The preparation of patches for posting can be a surprising amount of work, but, once again, attempting to save time here is not generally advisable even in the short term.
Patches must be prepared against a specific version of the kernel. As a general rule, a patch should be based on the current mainline as found in Linus’s git tree. It may become necessary to make versions against -mm, linux-next, or a subsystem tree, though, to facilitate wider testing and review. Depending on the area of your patch and what is going on elsewhere, basing a patch against these other trees can require a significant amount of work resolving conflicts and dealing with API changes.
Only the most simple changes should be formatted as a single patch; everything else should be made as a logical series of changes. Splitting up patches is a bit of an art; some developers spend a long time figuring out how to do it in the way that the community expects. There are a few rules of thumb, however, which can help considerably:
- The patch series you post will almost certainly not be the series of changes found in your working revision control system. Instead, the changes you have made need to be considered in their final form, then split apart in ways which make sense. The developers are interested in discrete, self-contained changes, not the path you took to get to those changes.
- Each logically independent change should be formatted as a separate patch. These changes can be small („add a field to this structure“) or large (adding a significant new driver, for example), but they should be conceptually small and amenable to a one-line description. Each patch should make a specific change which can be reviewed on its own and verified to do what it says it does.
- As a way of restating the guideline above: do not mix different types of changes in the same patch. If a single patch fixes a critical security bug, rearranges a few structures, and reformats the code, there is a good chance that it will be passed over and the important fix will be lost.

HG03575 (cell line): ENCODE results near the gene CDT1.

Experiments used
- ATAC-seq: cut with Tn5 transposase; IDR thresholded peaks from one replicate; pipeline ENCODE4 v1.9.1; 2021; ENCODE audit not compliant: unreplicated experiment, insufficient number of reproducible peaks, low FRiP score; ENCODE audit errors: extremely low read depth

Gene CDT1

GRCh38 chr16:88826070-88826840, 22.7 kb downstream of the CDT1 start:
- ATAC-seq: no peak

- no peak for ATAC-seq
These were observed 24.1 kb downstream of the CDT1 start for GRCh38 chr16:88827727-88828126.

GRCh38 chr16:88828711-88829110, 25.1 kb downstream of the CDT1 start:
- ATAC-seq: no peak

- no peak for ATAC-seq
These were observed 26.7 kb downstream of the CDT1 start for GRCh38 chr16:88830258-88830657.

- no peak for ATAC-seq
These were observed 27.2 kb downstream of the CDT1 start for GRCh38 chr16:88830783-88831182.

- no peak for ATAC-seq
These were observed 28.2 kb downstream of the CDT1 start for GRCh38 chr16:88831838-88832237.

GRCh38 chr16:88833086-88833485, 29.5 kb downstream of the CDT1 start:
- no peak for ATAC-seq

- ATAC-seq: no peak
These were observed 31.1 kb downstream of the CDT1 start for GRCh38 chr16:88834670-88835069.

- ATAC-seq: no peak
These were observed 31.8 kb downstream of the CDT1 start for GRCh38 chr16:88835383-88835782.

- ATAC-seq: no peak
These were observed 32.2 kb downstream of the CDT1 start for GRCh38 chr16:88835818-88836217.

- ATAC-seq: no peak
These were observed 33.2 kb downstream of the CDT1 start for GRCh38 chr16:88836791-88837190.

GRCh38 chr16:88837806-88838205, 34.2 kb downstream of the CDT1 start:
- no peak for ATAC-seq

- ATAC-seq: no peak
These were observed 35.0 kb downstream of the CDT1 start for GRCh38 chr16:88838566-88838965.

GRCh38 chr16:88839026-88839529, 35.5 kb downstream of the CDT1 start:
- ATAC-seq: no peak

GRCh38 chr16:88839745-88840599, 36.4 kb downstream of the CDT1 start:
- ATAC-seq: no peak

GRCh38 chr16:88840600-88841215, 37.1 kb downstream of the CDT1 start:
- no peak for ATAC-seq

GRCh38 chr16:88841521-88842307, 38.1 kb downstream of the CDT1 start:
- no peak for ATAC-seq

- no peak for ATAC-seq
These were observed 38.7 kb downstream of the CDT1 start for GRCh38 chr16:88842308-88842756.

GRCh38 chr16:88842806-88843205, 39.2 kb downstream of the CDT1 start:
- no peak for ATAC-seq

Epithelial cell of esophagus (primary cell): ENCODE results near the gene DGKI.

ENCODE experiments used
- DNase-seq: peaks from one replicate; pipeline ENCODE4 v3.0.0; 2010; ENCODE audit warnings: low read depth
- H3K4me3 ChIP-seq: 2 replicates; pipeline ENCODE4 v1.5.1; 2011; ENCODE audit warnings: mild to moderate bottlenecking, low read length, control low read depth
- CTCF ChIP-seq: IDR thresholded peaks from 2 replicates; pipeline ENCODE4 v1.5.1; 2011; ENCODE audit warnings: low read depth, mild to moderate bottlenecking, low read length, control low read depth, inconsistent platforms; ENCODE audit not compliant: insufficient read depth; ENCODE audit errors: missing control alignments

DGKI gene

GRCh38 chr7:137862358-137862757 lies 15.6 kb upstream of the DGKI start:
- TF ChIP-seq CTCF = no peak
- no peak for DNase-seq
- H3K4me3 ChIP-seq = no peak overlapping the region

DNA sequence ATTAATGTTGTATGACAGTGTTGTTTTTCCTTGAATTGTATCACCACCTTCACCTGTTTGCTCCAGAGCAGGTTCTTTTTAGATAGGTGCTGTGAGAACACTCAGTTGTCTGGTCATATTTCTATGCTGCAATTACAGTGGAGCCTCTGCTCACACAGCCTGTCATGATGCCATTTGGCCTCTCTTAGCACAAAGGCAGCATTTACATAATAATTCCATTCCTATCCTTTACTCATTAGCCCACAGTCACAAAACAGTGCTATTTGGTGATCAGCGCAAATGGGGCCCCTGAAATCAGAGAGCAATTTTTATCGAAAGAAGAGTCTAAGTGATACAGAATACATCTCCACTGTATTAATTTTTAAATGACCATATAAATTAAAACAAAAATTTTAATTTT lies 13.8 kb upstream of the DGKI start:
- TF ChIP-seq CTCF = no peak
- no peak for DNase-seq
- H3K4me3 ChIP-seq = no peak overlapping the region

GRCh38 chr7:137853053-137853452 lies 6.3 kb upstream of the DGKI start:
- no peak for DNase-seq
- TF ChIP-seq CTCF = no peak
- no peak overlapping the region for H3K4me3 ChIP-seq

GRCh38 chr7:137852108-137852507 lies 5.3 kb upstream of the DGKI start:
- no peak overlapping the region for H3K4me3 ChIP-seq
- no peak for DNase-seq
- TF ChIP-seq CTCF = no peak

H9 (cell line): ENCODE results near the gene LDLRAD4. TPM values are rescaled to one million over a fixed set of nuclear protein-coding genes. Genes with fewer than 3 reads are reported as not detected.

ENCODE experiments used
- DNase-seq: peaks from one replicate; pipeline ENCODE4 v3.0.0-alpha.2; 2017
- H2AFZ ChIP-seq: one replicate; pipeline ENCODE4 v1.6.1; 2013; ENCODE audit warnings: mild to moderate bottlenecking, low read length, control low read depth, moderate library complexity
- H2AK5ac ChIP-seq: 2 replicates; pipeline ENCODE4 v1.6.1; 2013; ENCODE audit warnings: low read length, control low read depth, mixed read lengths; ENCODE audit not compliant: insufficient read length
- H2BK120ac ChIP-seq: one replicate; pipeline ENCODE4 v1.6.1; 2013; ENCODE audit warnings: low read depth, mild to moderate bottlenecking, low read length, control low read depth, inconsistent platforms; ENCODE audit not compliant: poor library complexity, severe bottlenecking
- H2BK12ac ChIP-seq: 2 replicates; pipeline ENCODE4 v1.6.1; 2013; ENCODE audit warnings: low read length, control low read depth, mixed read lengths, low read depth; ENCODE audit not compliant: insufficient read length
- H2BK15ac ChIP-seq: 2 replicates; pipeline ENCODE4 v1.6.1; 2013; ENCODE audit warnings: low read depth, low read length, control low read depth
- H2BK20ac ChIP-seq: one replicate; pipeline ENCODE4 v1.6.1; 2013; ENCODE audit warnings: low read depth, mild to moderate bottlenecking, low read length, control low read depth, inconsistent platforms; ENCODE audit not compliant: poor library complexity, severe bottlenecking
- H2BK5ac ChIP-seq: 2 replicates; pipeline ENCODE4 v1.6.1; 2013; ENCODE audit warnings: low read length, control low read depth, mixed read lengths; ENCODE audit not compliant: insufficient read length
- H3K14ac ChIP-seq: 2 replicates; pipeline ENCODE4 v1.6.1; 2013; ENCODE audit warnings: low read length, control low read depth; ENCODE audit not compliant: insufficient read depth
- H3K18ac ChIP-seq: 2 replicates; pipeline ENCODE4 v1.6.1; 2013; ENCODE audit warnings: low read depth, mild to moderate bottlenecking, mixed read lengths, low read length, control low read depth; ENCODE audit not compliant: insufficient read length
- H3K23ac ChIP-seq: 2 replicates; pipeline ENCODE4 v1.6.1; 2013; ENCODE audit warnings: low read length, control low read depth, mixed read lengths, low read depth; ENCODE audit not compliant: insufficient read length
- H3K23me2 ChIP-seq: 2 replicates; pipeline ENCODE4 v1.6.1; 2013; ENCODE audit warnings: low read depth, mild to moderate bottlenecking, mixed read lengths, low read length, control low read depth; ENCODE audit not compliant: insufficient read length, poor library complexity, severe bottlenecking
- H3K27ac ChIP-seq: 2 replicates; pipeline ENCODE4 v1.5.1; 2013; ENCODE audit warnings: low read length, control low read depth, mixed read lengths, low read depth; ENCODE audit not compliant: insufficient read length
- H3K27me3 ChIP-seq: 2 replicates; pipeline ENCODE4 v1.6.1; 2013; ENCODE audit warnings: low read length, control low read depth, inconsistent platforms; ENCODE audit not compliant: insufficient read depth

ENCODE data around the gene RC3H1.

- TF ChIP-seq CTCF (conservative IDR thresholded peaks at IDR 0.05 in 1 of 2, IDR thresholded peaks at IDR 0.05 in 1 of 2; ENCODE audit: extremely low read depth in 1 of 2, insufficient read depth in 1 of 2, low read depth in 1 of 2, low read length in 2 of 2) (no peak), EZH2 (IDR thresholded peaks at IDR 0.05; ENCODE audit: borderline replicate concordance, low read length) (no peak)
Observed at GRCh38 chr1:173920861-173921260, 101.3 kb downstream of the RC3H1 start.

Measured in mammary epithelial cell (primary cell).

- Each patch should yield a kernel which builds and runs properly; if your patch series is interrupted in the middle, the result should still be a working kernel. Partial application of a patch series is a common scenario when the „git bisect“ tool is used to find regressions; if the result is a broken kernel, you will make life harder for developers and users who are engaging in the noble work of tracking down problems.
- Do not overdo it, though. One developer recently posted a set of edits to a single file as 500 separate patches – an act which did not make him the most popular person on the kernel mailing list. A single patch can be reasonably large as long as it still contains a single *logical* change.
- It can be tempting to add a whole new infrastructure with a series of patches, but to leave that infrastructure unused until the final patch in the series enables the whole thing. This temptation should be avoided if possible; if that series adds regressions, bisection will finger the last patch as the one which caused the problem, even though the real bug is elsewhere. Whenever possible, a patch which adds new code should make that code active immediately.
Working to create the perfect patch series can be a frustrating process which takes quite a bit of time and thought after the „real work“ has been done. When done properly, though, it is time well spent.